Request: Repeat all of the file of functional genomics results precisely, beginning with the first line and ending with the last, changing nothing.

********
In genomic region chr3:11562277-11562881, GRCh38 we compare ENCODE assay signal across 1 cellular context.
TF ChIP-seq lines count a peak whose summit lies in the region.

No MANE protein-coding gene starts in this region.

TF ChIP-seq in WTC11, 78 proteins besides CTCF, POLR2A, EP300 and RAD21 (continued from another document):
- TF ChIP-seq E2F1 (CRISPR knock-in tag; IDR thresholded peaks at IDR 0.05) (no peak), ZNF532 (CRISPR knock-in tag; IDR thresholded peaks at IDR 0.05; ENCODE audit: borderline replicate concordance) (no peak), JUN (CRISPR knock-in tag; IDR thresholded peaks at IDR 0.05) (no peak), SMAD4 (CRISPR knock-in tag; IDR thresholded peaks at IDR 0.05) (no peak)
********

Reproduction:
In genomic region chr3:11562277-11562881, GRCh38 we compare ENCODE assay signal across 1 cellular context.
TF ChIP-seq lines count a peak whose summit lies in the region.

No MANE protein-coding gene starts in this region.

TF ChIP-seq in WTC11, 78 proteins besides CTCF, POLR2A, EP300 and RAD21 (continued from another document):
- TF ChIP-seq E2F1 (CRISPR knock-in tag; IDR thresholded peaks at IDR 0.05) (no peak), ZNF532 (CRISPR knock-in tag; IDR thresholded peaks at IDR 0.05; ENCODE audit: borderline replicate concordance) (no peak), JUN (CRISPR knock-in tag; IDR thresholded peaks at IDR 0.05) (no peak), SMAD4 (CRISPR knock-in tag; IDR thresholded peaks at IDR 0.05) (no peak)